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weight and blood pressure

Is there a connection between weight and high blood pressure?

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Excess body weight and high blood pressure are two serious health conditions that lead to life-threatening complications. About one in three adults in the U.S. (or about 75 million people) have high blood pressure. Understanding the link between the two can help you improve your overall health and reduce risk factors for heart disease and stroke.

The infamous Framingham Heart Study estimated that excess body weight accounted for approximately 26 percent of cases of hypertension (high blood pressure) in men and 28 percent in women. High amounts of fatty tissue in the body make the body work harder to pump blood throughout the body, thus causing blood pressure to rise.

Being overweight may make you more likely to develop hypertension because blood pressure often rises as weight increases. But not all body fat is equal when it comes to high blood pressure. Body fat that is distributed around the middle — in the abdominal cavity — increases your likelihood of developing hypertension.

The intimate connection between weight and blood pressure should be taken seriously. The risk of heart disease also increases for people who are overweight with excess abdominal fat and have high blood pressure, high cholesterol, a family history of diabetes or is a male who was obese before age 40.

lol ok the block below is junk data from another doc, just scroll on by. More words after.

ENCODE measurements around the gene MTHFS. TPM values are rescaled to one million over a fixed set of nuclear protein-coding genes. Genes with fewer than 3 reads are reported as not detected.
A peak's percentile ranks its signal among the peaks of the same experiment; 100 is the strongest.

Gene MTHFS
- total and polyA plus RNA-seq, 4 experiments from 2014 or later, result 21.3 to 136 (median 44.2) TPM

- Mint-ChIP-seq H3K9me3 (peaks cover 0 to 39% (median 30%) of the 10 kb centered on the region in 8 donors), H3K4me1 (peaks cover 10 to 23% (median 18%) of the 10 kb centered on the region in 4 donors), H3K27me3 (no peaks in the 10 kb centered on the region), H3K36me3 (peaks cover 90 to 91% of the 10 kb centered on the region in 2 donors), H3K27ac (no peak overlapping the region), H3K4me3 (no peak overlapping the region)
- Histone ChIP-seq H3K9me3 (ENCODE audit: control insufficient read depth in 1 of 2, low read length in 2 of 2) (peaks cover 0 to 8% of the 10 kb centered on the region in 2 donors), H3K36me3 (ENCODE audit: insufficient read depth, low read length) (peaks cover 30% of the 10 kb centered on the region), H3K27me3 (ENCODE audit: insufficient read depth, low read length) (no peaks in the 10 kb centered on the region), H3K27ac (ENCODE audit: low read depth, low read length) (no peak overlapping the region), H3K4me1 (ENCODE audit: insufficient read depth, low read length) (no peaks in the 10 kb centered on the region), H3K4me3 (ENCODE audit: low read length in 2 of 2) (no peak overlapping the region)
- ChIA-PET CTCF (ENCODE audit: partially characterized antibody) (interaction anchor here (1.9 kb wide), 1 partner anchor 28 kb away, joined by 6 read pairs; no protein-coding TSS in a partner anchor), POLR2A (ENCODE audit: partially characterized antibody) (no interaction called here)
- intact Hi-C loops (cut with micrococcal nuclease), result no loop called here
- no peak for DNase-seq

High blood pressure is typically treated with medications to normalize blood pressure. However, for many patients, there is a connection between weight loss and blood pressure. Losing weight has a significant impact on blood pressure, resulting in a decrease in blood pressure. As blood pressure declines, a patient’s dependency on blood pressure medications is reduced or altogether eliminated.

According to the American Society for Metabolic and Bariatric Surgery, weight loss surgery is associated with improvement or resolution of obesity-related co-morbidities, including high blood pressure. One study looking specifically at gastric bypass surgery and its link to improved blood pressure levels found that hypertension was resolved in 54 percent of patients and improved in 15 percent. The study also found “a significant relationship between the percentage of excess weight lost and improvement of hypertension.”

Carrying around excess body weight isn’t just an inconvenience. It is a true health concern. Obesity is proven to be related to hypertension, and a proven correlation exists between hypertension and numerous other diseases that can affect life expectancy, such as heart disease.

If you are overweight or obese, don’t delay weight loss any longer. Making the decision to lose weight today could save your life. Contact your First Baptist Medical Center weight loss doctor to learn more about how weight loss surgery could help lower your high blood pressure.